Just when I thought that the “federalism scholars” who submitted the badly confused amicus brief against DOMA couldn’t get any zanier, along comes Ilya Somin (one of the six signatories) to offer a remarkable claim—that if DOMA is invalidated on federalism grounds, a couple that enters into a lawful same-sex marriage in one state will be entitled to receive federal marriage benefits when they move to a state that does not recognize same-sex marriages.
Those crediting the federalist argument against DOMA have generally been claiming (wrongly) that the federal government lacks authority under the Constitution to create and enforce a definition of marriage different from that of the state in which a couple resides. As the snookered George Will put it, “[b]y striking down DOMA …, the court would defer to 50 state governments.”
Somin’s claim is radically different. Under his account, the federal government would not be deferring to and applying the definition of marriage in the state in which a couple resides. Instead, for same-sex couples that lawfully marry in any state that allows same-sex marriage, the federal government would provide federal marriage benefits for those same-sex couples if they live, or if they later move to, a state that doesn’t recognize same-sex marriage. In short, under the false flag of federalism, Somin would have the federal government nationalize federal marriage benefits for same-sex marriages.
Somin’s position also gives the lie to the absurd claim that he and his co-signatories make that DOMA’s definition of marriage for purposes of federal benefits somehow intrudes on state authority over marriage. Whether or not Somin’s position is correct, Somin, by taking it, necessarily acknowledges that it is permissible for federal marriage benefits to apply to those living in a state without tracking that state’s definition of marriage. So much for the federalist argument against DOMA.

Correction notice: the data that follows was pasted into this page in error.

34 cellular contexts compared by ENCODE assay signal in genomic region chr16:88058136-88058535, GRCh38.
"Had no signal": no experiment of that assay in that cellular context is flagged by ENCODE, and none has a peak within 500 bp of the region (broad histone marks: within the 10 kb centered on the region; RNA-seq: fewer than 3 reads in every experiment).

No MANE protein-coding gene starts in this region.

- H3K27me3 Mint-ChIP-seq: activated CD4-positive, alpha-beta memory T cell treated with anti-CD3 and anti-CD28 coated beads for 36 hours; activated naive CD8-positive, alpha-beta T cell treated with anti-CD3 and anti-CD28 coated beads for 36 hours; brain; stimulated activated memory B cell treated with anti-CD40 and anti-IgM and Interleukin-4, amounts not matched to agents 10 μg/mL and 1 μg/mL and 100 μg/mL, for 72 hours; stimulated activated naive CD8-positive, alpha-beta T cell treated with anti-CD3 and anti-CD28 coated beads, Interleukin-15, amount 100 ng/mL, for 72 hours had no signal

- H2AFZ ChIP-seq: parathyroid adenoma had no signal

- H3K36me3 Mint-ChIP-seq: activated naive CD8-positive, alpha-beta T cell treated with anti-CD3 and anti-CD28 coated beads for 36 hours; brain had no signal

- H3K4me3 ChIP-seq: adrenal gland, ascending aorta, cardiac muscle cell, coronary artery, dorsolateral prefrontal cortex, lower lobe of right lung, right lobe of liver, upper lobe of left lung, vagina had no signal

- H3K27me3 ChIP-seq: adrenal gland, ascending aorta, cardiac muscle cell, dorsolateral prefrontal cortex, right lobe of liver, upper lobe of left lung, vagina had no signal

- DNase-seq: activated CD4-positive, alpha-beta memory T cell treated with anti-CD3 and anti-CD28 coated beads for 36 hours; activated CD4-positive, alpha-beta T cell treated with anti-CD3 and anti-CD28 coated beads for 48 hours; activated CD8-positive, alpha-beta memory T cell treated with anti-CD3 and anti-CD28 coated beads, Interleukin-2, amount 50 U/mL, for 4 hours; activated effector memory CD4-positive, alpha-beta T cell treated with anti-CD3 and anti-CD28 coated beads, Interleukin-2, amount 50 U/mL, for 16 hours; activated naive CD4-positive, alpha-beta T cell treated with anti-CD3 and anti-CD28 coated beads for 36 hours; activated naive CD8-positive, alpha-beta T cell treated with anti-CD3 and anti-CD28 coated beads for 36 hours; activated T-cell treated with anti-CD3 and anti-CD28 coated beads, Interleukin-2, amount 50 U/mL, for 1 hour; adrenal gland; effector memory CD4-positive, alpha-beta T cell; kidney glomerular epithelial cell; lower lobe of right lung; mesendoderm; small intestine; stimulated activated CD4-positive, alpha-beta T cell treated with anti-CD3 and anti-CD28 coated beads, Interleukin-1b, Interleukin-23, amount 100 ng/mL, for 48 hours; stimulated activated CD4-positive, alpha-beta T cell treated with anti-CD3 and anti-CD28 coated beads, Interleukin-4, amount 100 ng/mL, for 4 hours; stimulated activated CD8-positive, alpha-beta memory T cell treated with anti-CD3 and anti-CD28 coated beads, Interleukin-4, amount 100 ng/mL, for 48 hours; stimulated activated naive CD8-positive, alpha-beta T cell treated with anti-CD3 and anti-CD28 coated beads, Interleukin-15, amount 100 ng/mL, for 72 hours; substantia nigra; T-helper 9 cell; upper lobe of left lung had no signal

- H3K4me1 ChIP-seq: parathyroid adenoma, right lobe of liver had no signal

Somin makes his claim in the course of contesting the argument by Harvard law professor, and same-sex marriage supporter, Noah Feldman (which I highlighted here) that a ruling against DOMA on federalism grounds would create “legal chaos” and “nightmarish barrage of new litigation.” As Feldman puts it, any state could “creat[e] a Las Vegas-style business in same-sex marriage” by allowing gay couples from around the country to marry there (with no residency requirement). Feldman sketches the ensuing litigation over federal (and state) marriage benefits when a married same-sex couple lives in, or moves to, a state that doesn’t recognize same-sex marriages.
Here is the heart of Somin’s response (emphasis added):
To be honest, I simply don’t see the problem here. If same-sex couples get married in State A, receive federal marriage benefits, and then move to State B, which denies them state-level marriage benefits, there is no need for litigation of any kind. The couple in question will have federal marriage benefits, but no state ones (at least none from State B).
I doubt that Somin is actually correct on this point (which he merely asserts). But it’s quite damning if—especially if—he is right. If he is right, he and the other signatories to the amicus brief of “federalism scholars” have submitted a highly deceptive brief that, in the mistaken name of federalism, would nationalize federal marriage benefits for same-sex spouses. If he is wrong, he has signed his name to an amicus brief without having giving serious attention to what his position actually means.